Text: Acts 11:1-18
Things are different now. So often the contemporary church is a weak, ineffectual voice with an uncertain sound. So often it is an archdefender of the status quo. Far from being disturbed by the presence of the church, the power structure of the average community is consoled by the church’s silent and often even vocal sanction of things as they are…If today’s church does not recapture the sacrificial spirit of the early church, it will lose its authenticity, forfeit the loyalty of millions, and be dismissed as an irrelevant social club with no meaning for the twentieth century.
So writes Martin Luther King, Jr. to eight fellow clergymen from Alabama as he sat in the Birmingham jail—the year was 1963. While it is tempting to assign his words to a specific time and context, they still have the power to convict and challenge the church of the twenty-first century. Specifically, King’s words serve as the foundation for the essential question, “What is the role of the church today?”
For inspiration and courage, I often pick up the writings of the great theologians like King, Paul Tillich, Dietrich Bonhoeffer, and Martin Buber. In a week when I felt like I needed a bit of extra courage and strength, it was King’s letter from the Birmingham jail that I turned to. And I wasn’t disappointed, for I was reminded once again why King’s letter continues to inspire and challenge. But it wasn’t just King’s letter that I was reading and studying this week. My attention was also on the Acts 11 passage that Roger has read to us this morning. When I picked up King’s letter, the words of Paul were already ringing in my ears. Specifically these words, “The Spirit told me to go with them and not to make a distinction between them and us…If then God gave them the same gift that God gave us when we believed in the Lord Jesus Christ, who was I that I could hinder God?”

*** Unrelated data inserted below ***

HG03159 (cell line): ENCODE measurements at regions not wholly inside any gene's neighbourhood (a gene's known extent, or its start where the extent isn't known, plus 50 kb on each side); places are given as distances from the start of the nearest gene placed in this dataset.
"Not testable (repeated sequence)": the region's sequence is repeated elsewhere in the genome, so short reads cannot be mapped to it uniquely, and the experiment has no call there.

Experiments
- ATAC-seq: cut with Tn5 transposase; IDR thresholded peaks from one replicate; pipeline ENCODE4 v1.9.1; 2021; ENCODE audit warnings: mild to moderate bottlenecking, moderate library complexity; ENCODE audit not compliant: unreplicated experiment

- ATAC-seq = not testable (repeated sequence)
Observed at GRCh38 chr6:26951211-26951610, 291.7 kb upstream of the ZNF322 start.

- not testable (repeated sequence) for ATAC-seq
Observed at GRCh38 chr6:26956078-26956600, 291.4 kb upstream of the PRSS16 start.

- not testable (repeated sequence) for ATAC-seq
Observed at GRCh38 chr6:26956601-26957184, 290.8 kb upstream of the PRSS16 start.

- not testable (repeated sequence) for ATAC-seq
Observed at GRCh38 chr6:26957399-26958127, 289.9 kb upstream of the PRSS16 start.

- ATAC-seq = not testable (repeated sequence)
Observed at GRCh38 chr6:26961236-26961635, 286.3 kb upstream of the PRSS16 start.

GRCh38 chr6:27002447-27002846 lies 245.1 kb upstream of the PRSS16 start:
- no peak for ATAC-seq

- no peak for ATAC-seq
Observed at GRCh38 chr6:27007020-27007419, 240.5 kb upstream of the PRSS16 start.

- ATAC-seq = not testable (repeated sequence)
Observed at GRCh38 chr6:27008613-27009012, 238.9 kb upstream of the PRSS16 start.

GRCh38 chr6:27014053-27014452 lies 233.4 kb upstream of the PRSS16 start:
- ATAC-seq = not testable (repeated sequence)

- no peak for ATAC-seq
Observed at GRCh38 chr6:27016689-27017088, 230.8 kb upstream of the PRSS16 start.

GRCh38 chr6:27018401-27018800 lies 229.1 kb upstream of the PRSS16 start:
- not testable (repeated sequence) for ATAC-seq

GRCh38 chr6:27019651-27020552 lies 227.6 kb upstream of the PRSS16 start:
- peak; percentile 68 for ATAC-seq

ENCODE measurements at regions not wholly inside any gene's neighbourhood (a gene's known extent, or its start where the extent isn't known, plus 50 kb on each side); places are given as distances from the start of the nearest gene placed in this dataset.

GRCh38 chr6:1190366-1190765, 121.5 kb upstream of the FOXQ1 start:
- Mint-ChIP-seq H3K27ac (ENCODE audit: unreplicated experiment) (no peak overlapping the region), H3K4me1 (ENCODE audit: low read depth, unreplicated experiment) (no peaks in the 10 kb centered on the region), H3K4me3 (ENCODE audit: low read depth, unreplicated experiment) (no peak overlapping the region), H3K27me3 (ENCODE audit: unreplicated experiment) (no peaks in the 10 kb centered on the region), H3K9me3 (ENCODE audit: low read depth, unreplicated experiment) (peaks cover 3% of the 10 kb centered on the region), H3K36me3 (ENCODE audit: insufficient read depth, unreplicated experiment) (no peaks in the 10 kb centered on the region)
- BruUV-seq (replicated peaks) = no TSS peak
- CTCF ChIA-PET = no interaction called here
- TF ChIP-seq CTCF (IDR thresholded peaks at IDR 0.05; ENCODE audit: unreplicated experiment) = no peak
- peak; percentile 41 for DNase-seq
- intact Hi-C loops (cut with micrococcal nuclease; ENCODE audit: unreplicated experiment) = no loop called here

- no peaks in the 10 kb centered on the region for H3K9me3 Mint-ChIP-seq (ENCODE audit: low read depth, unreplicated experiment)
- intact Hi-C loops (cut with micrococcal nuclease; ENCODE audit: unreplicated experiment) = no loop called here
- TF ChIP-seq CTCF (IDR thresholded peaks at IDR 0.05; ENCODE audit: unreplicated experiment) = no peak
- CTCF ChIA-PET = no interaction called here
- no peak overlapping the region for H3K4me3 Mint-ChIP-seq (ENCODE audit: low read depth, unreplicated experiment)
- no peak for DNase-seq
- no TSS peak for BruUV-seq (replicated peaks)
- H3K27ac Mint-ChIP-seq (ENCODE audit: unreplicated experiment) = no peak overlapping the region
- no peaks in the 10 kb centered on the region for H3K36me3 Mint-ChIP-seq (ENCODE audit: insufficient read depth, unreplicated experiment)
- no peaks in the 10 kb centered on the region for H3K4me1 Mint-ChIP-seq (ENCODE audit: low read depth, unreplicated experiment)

“To make no distinction between them and us.” Sometimes, it feels like that is what our culture and society is all about—making distinctions. Some might even argue that it is an aspect of our innate human condition. From an early age, we are taught to sort—to distinguish parts and pieces from one another by color, size, and shape. Remember that octagonal toy that is red on one side and blue on the other and it pulls apart in the middle. All around the various sides of it are holes representing different shapes—triangles, circles, and squares. For each hole there is a corresponding plastic piece shaped like the various holes. I think those pieces were yellow. The task for the two-year-old, when handed this contraption, is to distinguish which yellow piece goes in each hole. The toy teaches us to distinguish a triangle from a circle and a circle from a square and a square from a rectangle. It is an important developmental learning. In adolescent years, as we begin to test our individuality, we practice making other certain distinctions about ourselves and from one another—the way we style our hair, the music we listen to, the friends we hang out with, and the activities we participate in. And we continue to carry those distinctions or differences into our adult lives—by the communities we live in and identify with, the social circles we engage in, the kind of church we join, and priorities we set. Some of the distinctions we make in life are necessary and appropriate. But others, those that separate us from one another as human beings—those that distinguish us as being better than or more deserving than or more right than—are dangerous and harmful to being the church and God’s people.